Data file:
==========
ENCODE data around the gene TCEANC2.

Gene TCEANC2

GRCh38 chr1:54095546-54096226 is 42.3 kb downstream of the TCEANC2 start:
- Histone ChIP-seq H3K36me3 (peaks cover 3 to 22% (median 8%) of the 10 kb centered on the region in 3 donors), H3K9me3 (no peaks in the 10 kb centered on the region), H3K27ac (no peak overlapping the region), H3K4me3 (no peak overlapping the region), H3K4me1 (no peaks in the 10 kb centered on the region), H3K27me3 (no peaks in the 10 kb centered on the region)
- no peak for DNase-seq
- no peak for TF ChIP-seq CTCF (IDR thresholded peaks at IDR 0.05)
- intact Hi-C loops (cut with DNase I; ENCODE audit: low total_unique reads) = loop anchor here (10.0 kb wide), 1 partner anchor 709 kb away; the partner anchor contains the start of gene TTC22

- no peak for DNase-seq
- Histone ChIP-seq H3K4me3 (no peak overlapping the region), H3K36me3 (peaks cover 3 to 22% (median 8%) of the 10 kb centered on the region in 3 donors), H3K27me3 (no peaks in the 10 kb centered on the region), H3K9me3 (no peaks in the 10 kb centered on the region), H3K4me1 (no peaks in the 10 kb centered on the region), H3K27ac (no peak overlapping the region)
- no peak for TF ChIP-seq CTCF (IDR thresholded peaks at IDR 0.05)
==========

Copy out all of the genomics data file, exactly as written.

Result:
ENCODE data around the gene TCEANC2.

Gene TCEANC2

GRCh38 chr1:54095546-54096226 is 42.3 kb downstream of the TCEANC2 start:
- Histone ChIP-seq H3K36me3 (peaks cover 3 to 22% (median 8%) of the 10 kb centered on the region in 3 donors), H3K9me3 (no peaks in the 10 kb centered on the region), H3K27ac (no peak overlapping the region), H3K4me3 (no peak overlapping the region), H3K4me1 (no peaks in the 10 kb centered on the region), H3K27me3 (no peaks in the 10 kb centered on the region)
- no peak for DNase-seq
- no peak for TF ChIP-seq CTCF (IDR thresholded peaks at IDR 0.05)
- intact Hi-C loops (cut with DNase I; ENCODE audit: low total_unique reads) = loop anchor here (10.0 kb wide), 1 partner anchor 709 kb away; the partner anchor contains the start of gene TTC22

- no peak for DNase-seq
- Histone ChIP-seq H3K4me3 (no peak overlapping the region), H3K36me3 (peaks cover 3 to 22% (median 8%) of the 10 kb centered on the region in 3 donors), H3K27me3 (no peaks in the 10 kb centered on the region), H3K9me3 (no peaks in the 10 kb centered on the region), H3K4me1 (no peaks in the 10 kb centered on the region), H3K27ac (no peak overlapping the region)
- no peak for TF ChIP-seq CTCF (IDR thresholded peaks at IDR 0.05)